Global environmental challenges
Much has been written about how solar power could help to
solve the energy crisis facing mankind. Ideas range from
harnessing the Sahara’s heat through parabolic mirrors to
transmitting solar energy from space to earth.
The Desertec solar project, for example, aims to supply 15
percent of Europe’s energy needs by 2050. Yet according to
Brussels-based EPIA, the world’s biggest solar industry
association, more could be achieved some 30 years earlier.
Technically, Europe’s roofs could meet 40 percent of the
EU’s electricity demand in ten years from now — at least in
“With a total ground floor area over 22,000 km2, 40 percent
of all building roofs and 15 percent of all facades in (the EU’s
27 member states) are suited for PV (photovoltaic)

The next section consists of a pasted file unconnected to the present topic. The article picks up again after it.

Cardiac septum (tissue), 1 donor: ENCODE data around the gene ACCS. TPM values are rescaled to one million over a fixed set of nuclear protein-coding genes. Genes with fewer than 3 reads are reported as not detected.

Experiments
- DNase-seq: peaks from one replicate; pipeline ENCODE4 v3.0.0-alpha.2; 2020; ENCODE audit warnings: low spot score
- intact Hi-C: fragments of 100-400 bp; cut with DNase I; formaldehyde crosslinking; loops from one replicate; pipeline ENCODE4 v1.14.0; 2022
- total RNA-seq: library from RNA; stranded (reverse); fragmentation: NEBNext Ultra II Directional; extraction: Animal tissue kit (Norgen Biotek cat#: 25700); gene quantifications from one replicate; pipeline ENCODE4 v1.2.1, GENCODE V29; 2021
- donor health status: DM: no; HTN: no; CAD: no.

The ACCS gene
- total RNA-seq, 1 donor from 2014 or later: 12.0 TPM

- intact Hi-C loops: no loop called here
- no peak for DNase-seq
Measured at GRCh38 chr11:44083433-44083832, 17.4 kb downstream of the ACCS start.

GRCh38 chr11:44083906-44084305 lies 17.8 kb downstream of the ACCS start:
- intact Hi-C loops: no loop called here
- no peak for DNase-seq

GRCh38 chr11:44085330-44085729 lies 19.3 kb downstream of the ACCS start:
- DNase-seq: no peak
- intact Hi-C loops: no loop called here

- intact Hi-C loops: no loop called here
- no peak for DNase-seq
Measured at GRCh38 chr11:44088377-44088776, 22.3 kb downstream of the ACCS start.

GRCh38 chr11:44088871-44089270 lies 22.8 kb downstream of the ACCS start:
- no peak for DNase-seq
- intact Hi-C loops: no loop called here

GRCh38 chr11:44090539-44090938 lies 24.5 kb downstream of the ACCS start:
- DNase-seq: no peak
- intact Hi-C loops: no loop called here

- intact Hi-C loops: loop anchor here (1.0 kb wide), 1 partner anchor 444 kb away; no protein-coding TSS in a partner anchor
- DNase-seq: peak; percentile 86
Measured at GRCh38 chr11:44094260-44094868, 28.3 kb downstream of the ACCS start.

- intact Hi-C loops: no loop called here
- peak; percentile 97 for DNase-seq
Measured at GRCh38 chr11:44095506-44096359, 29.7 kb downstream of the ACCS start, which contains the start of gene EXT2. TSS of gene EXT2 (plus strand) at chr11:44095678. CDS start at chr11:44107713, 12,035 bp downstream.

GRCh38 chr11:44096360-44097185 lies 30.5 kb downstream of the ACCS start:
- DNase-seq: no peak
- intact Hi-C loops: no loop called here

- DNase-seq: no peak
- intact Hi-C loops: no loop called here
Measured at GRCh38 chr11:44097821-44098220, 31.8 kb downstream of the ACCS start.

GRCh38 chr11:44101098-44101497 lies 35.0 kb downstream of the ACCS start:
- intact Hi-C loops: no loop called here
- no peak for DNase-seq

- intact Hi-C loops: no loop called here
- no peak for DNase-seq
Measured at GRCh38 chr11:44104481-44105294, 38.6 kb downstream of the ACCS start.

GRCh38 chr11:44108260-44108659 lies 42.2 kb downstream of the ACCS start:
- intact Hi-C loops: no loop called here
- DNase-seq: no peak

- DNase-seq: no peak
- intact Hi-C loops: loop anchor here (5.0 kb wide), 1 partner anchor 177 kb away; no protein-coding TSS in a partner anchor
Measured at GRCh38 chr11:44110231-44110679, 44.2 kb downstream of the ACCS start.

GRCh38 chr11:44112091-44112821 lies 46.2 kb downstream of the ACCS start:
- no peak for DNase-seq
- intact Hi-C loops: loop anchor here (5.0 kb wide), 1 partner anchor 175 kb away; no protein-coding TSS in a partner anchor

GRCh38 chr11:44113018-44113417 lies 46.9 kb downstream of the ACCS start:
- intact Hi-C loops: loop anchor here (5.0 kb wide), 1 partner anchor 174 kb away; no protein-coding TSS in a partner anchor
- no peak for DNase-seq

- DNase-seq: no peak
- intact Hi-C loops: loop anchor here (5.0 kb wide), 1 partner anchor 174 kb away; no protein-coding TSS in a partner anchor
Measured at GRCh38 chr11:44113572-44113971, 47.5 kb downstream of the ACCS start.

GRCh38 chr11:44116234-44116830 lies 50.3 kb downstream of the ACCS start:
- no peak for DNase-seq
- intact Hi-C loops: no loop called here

applications,” EPIA wrote.
– Erin Brockovich is an environmental investigator and activist and Ben Adlin writes social commentary and is a former Coro Fellow in Public Affairs. Any opinions expressed here are their own. —
As the wreckage of the now-infamous wellhead continues to spew oil and gas into the Gulf of Mexico, evidence of environmental fallout comes streaming in.
The ongoing struggle in the Gulf of Mexico to contain and remove oil spilling from a ruptured deepwater well is damaging more than the environment, a bi-weekly analysis of companies in the news by ASSET4 data providers shows.
Here is a breakdown of the companies that made headlines Apr. 23 to May 7 for making or losing credibility based on environment-related activity.